Preaching: Delivery Dynamics


Can They Hear?

Preaching DynamicsI have been pondering the issue of sermon delivery again.  Part of the reason is that I am leading a workshop on the subject.  I don’t want to go over the whole rationale for even engaging the subject.  I know some are prone to suggest that to give any consideration to delivery is to fall into entertainment and performance, or to fail to trust the Spirit of God.  Maybe I’ll come back and offer some thoughts on why that is not the case.  But for now I’d like to offer a basic pairing of key issues:
Can they hear?  If the people in the meeting cannot hear what is said, then communication is not happening.  No amount of good content will overcome the fundamental flaw of not being heard.  Three factors to consider:
1. Projection.  The preacher needs to project their voice.  Even if you have a microphone, preach as if you don’t (without shouting) and let the experts on the sound desk adjust accordingly.  Some people assume a microphone will pick up and amplify sound that barely has the strength to make it across the few inches to the black foam.  Shouting and straining may harm your vocal clarity and make it so listeners don’t want to hear you, but lack of projection can be just as frustrating.
2. Pronunciation.  You don’t need to put on an accent that is not your own.  You are preaching, not reading the news.  But be lovingly sensitive to those present, and adjust as necessary to allow them to make out the words you are saying.  Mumbled words are not casual, they are unloving.  Practice moving the mouth a little more and make sure the words and sounds are articulated.
3. Pace.  You will often hear people talking about how the pace should not be too quick.  It is certainly possible to overdo the pace, but the human mind can cope with quick speech.  That is, as long as the words are distinct, and the pace is not sustained for too long.  So beware of going too fast, but also recognize that some listeners cannot tolerate it when a speaker goes too slowly, either.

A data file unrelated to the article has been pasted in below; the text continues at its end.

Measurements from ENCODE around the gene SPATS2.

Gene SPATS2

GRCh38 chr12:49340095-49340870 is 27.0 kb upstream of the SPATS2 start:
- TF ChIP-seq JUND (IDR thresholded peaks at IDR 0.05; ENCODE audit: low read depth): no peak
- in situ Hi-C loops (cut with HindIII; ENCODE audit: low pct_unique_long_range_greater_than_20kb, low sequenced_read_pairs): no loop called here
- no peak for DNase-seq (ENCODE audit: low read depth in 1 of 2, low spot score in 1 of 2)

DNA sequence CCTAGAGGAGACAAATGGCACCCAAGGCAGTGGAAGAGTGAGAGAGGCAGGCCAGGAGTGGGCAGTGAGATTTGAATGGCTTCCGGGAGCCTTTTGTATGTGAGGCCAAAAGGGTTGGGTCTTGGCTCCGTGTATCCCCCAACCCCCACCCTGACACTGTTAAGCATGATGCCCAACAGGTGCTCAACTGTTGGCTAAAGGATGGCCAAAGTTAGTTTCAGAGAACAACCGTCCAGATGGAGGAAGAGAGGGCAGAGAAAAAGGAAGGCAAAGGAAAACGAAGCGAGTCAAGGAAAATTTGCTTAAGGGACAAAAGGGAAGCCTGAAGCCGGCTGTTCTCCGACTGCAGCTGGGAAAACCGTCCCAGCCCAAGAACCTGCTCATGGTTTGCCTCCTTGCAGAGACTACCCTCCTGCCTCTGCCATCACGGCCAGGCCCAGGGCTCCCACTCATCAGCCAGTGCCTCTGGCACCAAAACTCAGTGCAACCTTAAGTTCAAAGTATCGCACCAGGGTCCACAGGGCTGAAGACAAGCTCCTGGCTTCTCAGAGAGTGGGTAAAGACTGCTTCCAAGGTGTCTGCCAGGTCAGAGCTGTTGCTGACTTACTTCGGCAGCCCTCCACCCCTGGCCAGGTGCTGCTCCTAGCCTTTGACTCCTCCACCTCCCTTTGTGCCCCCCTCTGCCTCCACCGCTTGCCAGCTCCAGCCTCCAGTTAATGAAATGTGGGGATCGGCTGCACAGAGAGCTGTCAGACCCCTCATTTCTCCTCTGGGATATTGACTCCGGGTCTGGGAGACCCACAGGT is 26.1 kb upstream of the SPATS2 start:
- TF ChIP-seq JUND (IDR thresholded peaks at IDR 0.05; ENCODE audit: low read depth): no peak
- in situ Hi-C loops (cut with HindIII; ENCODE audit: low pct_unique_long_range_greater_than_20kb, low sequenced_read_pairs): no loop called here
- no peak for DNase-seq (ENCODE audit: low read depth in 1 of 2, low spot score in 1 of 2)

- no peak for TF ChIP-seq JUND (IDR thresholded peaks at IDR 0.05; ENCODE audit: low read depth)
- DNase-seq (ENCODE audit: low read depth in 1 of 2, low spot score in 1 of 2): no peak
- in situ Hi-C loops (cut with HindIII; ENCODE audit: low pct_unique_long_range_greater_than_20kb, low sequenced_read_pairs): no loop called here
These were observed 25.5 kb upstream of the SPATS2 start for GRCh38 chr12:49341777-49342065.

Let’s now probe another question that will take us to a new level on the issue of delivery dynamics. Comments invited for the above through Cor Deo
Here’s a follow up question:

Will they Listen?

Just because people technically can hear the preacher, this doesn’t mean that they want to listen.  Here are three factors to ponder:
1. Personal Warmth.  Dogs can tell when they are not liked.  So can congregations.  If the preacher lacks personal warmth, then the listeners may feel more critical of the preacher, or they may tune out what they perceive to be a critical spirit toward them.  There is no need to act like syrup and present a fake flattery (people see through that, of course).  But genuine warmth and care is critical to creating a true communication connection.
2. Prideful Attitude.  Many people have a sensitive radar when it comes to personal pride.  They can spot any hint of it in others (even while being oblivious to their own profound problems with pride!)  So be careful not to show off, to drop names, to seek to impress, to be proactively self-conscious.  When listeners thinking you are prideful, they tend to stop being good listeners.
3. Provocatively Annoying.  Not to put too fine a point on it, don’t be annoying.  I could list any number of habits that preachers might develop that might annoy their listeners, but the best way to find out is to humbly ask a few trusted listeners and be willing to listen to them.  It could be a matter of a gesture, or a vocal habit, or a strategy for interaction, or whatever.  It would be a shame for people to choose not to listen to your message because something you are doing is annoying to them.
Can they hear?  Will they listen?  Two key questions in considering the dynamics of delivery.
You may comment on the above section through Cor Deo
~ Peter
[author] [author_image timthumb=’on’][/author_image] [author_info]Dr Peter Mead is a Bible teacher and ministry trainer, based in southern England. His main ministry is as co-director and mentor of Cor Deo, a full-time mentored study and ministry training program.  Peter leads the Advanced Bible Teachers Network at the European Leadership Forum.  He holds degrees from Multnomah Biblical Seminary (MDiv/MA), and the Doctor of Ministry degree in homiletics from Gordon-Conwell Theological Seminary, where Dr Haddon Robinson was his mentor.  For more information on Cor Deo, including the weekly theological blog, please visit Peter also authors the website for preachers.[/author_info] [/author] [button link=”” newwindow=”yes”] Visit Biblical Preaching[/button] [button link=”” newwindow=”yes”] Visit Cor Deo[/button]